Scenic USA - Pennsylvania

Klinepeter Covered Bridge

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Klinepeter Covered Bridge - Beaver Springs, Pennsylvania

Photos by Ben Prepelka
Scenic USA Photography

   During the mid 1800s, the state of Pennsylvania became one of the countrywide leaders in covered bridge construction. As the Industrial Age brought on the need for widespread transportation, these sturdy bridges provided quick means to cross hundreds of the state's waterways. Although making a wonderful subject in paintings and photographs, covering a wooden bridge was a matter of practicality, rather than aesthetics. Expensive wooden superstructures, exposed to the weather, were vulnerable to rot. Over the years this approach has been well proven, with some of the 1800s bridges surviving well past the century mark.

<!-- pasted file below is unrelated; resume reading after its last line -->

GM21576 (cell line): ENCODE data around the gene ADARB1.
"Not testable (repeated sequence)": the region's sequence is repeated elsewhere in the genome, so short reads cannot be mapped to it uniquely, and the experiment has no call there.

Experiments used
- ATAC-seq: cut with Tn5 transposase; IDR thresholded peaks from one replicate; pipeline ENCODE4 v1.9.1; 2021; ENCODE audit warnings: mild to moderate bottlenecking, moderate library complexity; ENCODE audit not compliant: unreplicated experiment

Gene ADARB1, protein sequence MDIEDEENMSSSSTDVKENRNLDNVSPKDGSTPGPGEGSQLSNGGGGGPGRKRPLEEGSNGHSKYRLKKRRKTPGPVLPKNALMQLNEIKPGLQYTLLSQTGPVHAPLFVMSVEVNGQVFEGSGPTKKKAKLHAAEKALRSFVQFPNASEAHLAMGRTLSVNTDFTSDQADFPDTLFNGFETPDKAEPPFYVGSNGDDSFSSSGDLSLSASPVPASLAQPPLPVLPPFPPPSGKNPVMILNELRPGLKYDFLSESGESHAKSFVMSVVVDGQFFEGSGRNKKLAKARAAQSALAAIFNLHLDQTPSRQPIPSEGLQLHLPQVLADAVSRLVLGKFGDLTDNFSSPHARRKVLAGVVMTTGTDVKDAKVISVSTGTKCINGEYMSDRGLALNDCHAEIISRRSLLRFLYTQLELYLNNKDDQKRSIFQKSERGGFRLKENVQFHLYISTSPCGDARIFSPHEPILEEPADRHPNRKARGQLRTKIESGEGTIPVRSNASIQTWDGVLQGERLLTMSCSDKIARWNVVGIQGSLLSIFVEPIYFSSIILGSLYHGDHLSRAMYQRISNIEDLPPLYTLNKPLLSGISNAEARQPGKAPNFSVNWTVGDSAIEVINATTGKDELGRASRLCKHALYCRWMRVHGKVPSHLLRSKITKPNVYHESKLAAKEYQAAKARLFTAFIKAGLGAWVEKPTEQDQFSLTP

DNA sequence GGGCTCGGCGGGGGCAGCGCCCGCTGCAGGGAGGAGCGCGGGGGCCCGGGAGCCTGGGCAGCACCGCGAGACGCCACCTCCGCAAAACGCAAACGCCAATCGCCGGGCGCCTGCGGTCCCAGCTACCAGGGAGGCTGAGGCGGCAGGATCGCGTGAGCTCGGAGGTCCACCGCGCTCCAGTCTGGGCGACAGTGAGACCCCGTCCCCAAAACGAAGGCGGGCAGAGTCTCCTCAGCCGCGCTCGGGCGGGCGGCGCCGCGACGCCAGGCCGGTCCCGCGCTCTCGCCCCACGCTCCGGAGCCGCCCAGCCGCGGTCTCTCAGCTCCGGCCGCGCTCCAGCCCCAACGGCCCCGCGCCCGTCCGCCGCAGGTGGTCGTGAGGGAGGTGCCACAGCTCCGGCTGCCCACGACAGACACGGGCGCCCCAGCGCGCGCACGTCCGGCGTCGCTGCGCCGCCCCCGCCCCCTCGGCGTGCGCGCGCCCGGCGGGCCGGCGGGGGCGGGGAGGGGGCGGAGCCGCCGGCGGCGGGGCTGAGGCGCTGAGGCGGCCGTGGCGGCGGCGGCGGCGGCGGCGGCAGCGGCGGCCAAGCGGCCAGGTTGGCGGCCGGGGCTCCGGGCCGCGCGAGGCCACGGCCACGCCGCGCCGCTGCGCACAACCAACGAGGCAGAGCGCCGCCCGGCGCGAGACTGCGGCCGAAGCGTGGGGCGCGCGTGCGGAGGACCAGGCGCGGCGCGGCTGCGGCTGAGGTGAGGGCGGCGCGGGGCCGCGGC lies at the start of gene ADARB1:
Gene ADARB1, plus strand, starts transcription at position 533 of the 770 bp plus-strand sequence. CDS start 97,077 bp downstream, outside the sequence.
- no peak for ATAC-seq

Beaver Springs, first known as Regerstown, was settled in the late 1700s, and consisting of 18 homes by 1806. Mining and lumbering boosted the town's population, and was firmly placed on the map when the Middle Creek Valley railroad tracks were laid down in 1871. That same year the Klinepeter Covered Bridge was built. The 105' bridge used a Burr truss design. The wooden truss system was named for the earliest and most prominent bridge builder in America, Theodore Burr. There are more covered bridges in Pennsylvania using the Burr design than all others combined. The Klinepeter Bridge (Gross Bridge) was relocated in 1982 to its present location on Railroad Avenue and Spring Street. The 1985 refurbishment has left the bridge in picture perfect condition and still supports light traffic.

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